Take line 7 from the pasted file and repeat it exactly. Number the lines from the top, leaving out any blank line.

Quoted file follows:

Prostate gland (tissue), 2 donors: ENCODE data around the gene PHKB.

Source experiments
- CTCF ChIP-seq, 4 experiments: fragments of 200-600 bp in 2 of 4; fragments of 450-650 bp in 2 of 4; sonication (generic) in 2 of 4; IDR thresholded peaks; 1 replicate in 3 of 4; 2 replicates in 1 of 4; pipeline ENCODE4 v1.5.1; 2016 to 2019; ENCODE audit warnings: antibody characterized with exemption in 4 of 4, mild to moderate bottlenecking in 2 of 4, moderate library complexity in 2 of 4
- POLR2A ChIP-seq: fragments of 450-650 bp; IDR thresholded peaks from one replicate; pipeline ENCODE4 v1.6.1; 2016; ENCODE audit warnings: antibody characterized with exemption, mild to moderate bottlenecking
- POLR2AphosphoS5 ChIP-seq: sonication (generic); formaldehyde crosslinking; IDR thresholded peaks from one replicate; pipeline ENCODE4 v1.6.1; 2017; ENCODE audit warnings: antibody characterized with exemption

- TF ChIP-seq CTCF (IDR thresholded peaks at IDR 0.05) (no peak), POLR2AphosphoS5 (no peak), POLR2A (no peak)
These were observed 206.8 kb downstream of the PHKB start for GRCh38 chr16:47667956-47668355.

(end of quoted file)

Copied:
These were observed 206.8 kb downstream of the PHKB start for GRCh38 chr16:47667956-47668355.